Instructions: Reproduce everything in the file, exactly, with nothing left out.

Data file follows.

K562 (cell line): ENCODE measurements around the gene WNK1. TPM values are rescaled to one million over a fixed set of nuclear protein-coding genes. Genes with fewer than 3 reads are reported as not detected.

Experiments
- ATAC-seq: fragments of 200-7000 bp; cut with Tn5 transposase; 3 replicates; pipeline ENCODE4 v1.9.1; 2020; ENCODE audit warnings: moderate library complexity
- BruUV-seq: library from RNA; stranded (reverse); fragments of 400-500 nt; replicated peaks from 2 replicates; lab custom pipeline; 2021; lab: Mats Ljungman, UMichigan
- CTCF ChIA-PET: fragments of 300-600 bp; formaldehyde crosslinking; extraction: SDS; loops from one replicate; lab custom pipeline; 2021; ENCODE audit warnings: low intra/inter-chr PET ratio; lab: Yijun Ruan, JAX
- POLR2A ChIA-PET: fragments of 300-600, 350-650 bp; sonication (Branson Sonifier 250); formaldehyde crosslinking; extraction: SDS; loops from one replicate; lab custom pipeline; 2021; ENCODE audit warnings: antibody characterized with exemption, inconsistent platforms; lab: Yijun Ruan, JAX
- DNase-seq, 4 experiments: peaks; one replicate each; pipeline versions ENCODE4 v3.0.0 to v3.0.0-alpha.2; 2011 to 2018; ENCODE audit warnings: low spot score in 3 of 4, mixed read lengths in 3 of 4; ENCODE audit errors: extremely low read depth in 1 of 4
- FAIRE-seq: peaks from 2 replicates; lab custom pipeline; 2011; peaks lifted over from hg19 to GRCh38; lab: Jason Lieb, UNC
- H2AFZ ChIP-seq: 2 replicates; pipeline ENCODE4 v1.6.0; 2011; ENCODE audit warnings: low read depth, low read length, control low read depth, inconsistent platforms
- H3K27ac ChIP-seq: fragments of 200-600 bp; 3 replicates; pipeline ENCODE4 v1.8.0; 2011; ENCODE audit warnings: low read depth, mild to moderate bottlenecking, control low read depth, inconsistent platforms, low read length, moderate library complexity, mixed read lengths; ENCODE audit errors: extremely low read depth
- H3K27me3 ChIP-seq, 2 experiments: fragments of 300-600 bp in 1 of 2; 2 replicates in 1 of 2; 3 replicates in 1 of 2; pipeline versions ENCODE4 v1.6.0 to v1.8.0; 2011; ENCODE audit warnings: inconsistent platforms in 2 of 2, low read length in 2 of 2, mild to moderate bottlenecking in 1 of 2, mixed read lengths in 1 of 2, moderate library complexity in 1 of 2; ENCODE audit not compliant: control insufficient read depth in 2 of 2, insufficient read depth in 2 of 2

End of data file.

K562 (cell line): ENCODE measurements around the gene WNK1. TPM values are rescaled to one million over a fixed set of nuclear protein-coding genes. Genes with fewer than 3 reads are reported as not detected.

Experiments
- ATAC-seq: fragments of 200-7000 bp; cut with Tn5 transposase; 3 replicates; pipeline ENCODE4 v1.9.1; 2020; ENCODE audit warnings: moderate library complexity
- BruUV-seq: library from RNA; stranded (reverse); fragments of 400-500 nt; replicated peaks from 2 replicates; lab custom pipeline; 2021; lab: Mats Ljungman, UMichigan
- CTCF ChIA-PET: fragments of 300-600 bp; formaldehyde crosslinking; extraction: SDS; loops from one replicate; lab custom pipeline; 2021; ENCODE audit warnings: low intra/inter-chr PET ratio; lab: Yijun Ruan, JAX
- POLR2A ChIA-PET: fragments of 300-600, 350-650 bp; sonication (Branson Sonifier 250); formaldehyde crosslinking; extraction: SDS; loops from one replicate; lab custom pipeline; 2021; ENCODE audit warnings: antibody characterized with exemption, inconsistent platforms; lab: Yijun Ruan, JAX
- DNase-seq, 4 experiments: peaks; one replicate each; pipeline versions ENCODE4 v3.0.0 to v3.0.0-alpha.2; 2011 to 2018; ENCODE audit warnings: low spot score in 3 of 4, mixed read lengths in 3 of 4; ENCODE audit errors: extremely low read depth in 1 of 4
- FAIRE-seq: peaks from 2 replicates; lab custom pipeline; 2011; peaks lifted over from hg19 to GRCh38; lab: Jason Lieb, UNC
- H2AFZ ChIP-seq: 2 replicates; pipeline ENCODE4 v1.6.0; 2011; ENCODE audit warnings: low read depth, low read length, control low read depth, inconsistent platforms
- H3K27ac ChIP-seq: fragments of 200-600 bp; 3 replicates; pipeline ENCODE4 v1.8.0; 2011; ENCODE audit warnings: low read depth, mild to moderate bottlenecking, control low read depth, inconsistent platforms, low read length, moderate library complexity, mixed read lengths; ENCODE audit errors: extremely low read depth
- H3K27me3 ChIP-seq, 2 experiments: fragments of 300-600 bp in 1 of 2; 2 replicates in 1 of 2; 3 replicates in 1 of 2; pipeline versions ENCODE4 v1.6.0 to v1.8.0; 2011; ENCODE audit warnings: inconsistent platforms in 2 of 2, low read length in 2 of 2, mild to moderate bottlenecking in 1 of 2, mixed read lengths in 1 of 2, moderate library complexity in 1 of 2; ENCODE audit not compliant: control insufficient read depth in 2 of 2, insufficient read depth in 2 of 2